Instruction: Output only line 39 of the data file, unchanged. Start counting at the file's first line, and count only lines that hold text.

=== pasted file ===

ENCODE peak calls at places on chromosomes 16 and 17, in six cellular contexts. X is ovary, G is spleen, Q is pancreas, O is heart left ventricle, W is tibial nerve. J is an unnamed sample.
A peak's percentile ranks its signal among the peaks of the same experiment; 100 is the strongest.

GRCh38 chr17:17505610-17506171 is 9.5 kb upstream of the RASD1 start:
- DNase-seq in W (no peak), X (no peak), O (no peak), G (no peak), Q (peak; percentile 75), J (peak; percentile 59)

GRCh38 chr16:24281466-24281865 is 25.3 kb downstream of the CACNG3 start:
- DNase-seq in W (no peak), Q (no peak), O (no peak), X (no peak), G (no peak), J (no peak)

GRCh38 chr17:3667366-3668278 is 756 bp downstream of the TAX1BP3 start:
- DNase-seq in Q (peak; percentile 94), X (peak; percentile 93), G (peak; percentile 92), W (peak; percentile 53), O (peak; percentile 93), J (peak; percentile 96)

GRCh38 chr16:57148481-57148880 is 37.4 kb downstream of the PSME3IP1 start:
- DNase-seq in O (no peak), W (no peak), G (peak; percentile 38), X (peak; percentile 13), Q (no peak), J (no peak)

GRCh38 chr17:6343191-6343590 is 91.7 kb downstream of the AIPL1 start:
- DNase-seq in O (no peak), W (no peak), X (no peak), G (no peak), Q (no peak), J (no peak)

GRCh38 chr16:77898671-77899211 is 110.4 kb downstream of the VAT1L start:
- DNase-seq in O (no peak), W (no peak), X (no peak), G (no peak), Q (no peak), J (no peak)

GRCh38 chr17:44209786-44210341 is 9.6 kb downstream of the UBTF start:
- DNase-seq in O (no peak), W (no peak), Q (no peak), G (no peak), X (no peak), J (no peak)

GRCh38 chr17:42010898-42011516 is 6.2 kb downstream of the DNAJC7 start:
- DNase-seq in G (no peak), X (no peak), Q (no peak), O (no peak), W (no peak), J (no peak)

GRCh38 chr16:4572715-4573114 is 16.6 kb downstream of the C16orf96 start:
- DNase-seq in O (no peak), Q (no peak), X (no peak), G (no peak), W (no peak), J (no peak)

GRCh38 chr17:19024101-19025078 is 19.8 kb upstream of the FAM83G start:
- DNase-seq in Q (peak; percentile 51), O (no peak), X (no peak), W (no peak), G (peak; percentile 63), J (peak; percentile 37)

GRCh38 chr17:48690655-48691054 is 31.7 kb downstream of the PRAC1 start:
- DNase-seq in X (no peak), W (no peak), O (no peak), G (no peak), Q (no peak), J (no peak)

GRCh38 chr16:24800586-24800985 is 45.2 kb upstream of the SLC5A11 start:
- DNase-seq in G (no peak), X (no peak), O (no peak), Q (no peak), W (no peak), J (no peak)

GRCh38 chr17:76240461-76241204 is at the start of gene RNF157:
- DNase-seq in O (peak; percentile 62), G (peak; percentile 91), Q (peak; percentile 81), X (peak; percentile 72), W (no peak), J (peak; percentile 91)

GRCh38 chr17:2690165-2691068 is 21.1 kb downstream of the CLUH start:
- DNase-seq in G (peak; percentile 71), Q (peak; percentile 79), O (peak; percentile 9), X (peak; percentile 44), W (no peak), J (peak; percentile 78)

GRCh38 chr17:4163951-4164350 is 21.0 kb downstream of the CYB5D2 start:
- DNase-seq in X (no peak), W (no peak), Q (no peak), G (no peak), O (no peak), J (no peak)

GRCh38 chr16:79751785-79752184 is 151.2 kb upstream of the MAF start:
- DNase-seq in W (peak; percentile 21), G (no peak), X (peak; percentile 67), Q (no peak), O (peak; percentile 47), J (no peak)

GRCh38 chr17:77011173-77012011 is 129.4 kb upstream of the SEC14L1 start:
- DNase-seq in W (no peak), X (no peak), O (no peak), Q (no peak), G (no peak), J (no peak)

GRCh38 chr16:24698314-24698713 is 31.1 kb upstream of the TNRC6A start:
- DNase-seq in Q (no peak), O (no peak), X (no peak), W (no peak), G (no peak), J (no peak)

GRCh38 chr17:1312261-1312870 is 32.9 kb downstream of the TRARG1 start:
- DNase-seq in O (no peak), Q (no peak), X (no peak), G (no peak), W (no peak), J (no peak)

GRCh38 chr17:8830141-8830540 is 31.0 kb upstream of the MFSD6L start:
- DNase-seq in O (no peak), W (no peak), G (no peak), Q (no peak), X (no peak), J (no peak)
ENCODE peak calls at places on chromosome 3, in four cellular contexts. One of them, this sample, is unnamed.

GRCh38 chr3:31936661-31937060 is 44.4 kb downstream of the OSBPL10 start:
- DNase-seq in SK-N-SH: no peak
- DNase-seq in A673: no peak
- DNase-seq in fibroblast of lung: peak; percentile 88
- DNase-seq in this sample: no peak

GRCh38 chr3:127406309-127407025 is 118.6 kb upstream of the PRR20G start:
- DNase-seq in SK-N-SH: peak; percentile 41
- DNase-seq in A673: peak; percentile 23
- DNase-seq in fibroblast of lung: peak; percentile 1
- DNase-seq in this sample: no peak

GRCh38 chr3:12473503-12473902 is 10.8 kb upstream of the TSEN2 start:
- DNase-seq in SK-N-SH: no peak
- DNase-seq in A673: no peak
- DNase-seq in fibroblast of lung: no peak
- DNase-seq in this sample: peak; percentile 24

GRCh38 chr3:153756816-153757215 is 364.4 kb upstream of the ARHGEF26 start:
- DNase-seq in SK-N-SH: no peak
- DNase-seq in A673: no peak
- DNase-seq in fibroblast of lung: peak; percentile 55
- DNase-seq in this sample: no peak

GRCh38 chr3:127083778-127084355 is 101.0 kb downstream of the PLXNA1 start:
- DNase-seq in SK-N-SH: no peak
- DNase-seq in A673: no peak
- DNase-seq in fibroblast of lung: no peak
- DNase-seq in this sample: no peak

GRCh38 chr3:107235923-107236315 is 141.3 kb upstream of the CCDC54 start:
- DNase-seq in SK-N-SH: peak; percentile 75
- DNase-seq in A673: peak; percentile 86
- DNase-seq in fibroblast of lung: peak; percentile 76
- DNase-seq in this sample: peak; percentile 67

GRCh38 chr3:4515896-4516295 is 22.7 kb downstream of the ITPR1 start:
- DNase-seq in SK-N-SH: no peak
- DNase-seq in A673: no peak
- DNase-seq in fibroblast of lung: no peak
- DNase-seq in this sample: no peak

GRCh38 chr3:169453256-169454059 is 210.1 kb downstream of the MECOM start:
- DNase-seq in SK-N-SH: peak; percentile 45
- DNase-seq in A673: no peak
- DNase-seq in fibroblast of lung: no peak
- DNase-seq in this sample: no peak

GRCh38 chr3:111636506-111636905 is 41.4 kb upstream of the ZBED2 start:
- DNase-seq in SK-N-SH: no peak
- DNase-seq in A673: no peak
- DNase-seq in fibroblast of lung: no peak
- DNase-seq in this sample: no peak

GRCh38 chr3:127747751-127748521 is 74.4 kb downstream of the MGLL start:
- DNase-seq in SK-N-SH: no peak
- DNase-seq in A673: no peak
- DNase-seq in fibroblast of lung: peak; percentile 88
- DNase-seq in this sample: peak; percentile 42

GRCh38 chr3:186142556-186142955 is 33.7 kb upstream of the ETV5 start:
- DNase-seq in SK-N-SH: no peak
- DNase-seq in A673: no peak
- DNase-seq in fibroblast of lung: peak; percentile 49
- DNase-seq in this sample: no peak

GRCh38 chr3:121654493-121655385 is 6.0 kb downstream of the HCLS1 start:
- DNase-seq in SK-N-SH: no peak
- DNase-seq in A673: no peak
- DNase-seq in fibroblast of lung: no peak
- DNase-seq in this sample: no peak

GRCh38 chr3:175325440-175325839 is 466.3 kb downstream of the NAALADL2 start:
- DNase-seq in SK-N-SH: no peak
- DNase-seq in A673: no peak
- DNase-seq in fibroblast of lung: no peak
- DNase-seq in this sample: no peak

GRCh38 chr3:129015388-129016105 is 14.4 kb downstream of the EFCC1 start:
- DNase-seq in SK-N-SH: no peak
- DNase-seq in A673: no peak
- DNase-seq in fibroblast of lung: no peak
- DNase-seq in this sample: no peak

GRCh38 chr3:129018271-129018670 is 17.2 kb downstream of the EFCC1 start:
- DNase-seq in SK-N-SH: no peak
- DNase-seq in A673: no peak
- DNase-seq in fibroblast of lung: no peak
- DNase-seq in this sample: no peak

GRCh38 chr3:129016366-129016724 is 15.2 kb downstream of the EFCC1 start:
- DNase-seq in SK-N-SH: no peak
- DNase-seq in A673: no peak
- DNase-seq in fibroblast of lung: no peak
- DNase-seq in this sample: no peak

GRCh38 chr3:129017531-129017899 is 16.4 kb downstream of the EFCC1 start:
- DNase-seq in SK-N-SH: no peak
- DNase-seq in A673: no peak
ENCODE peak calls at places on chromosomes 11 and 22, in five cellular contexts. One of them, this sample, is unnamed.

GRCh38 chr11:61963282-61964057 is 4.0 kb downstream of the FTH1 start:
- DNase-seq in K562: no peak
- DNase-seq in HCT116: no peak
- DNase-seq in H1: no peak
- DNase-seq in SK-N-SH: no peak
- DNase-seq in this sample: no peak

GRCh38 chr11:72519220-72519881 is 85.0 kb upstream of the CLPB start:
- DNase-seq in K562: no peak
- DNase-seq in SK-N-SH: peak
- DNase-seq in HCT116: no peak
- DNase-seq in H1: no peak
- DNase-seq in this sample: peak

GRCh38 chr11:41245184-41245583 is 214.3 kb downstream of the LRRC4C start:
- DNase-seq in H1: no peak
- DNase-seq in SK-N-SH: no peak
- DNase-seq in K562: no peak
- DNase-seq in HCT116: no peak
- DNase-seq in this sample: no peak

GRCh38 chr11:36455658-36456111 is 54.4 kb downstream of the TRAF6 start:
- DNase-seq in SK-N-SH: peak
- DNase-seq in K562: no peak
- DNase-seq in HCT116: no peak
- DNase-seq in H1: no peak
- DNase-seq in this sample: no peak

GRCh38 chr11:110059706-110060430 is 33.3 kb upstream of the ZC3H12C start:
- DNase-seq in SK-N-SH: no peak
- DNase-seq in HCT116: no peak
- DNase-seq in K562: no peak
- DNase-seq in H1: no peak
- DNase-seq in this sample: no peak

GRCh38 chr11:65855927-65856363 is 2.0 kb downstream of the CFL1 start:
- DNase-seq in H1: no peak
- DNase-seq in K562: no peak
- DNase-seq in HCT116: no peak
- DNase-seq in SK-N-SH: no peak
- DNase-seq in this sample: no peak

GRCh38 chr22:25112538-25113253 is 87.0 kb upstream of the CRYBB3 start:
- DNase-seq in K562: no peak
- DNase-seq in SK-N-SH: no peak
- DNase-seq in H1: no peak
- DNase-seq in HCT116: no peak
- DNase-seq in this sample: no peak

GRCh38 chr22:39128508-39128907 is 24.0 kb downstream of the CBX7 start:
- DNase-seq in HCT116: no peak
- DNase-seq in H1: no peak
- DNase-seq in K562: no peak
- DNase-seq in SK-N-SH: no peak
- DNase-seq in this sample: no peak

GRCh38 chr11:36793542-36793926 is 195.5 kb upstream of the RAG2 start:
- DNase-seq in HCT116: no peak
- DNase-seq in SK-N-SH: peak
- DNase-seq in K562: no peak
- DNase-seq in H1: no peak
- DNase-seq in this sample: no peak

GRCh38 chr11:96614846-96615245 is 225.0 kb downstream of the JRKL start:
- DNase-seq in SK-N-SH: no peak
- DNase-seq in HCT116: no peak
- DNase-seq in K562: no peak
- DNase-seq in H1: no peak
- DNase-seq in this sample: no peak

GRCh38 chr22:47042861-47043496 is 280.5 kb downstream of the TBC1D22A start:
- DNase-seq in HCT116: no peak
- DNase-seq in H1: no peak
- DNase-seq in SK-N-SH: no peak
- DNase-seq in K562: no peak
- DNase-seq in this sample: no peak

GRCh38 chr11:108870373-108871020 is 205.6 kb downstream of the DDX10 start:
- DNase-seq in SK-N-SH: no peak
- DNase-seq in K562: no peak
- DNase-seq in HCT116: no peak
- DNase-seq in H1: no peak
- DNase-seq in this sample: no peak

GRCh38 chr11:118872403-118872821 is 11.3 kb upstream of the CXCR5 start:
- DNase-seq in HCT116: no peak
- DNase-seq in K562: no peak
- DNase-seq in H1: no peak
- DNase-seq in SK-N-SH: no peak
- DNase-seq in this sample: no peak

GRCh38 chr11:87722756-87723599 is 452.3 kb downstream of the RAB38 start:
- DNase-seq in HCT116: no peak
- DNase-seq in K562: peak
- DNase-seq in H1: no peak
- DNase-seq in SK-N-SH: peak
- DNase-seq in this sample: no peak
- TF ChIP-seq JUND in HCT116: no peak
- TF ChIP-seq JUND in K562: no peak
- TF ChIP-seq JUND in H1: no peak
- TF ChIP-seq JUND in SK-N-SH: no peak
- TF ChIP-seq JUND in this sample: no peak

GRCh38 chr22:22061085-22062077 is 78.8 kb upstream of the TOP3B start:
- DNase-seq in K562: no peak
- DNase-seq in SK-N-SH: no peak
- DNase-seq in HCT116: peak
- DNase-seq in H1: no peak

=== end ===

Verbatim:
GRCh38 chr17:1312261-1312870 is 32.9 kb downstream of the TRARG1 start: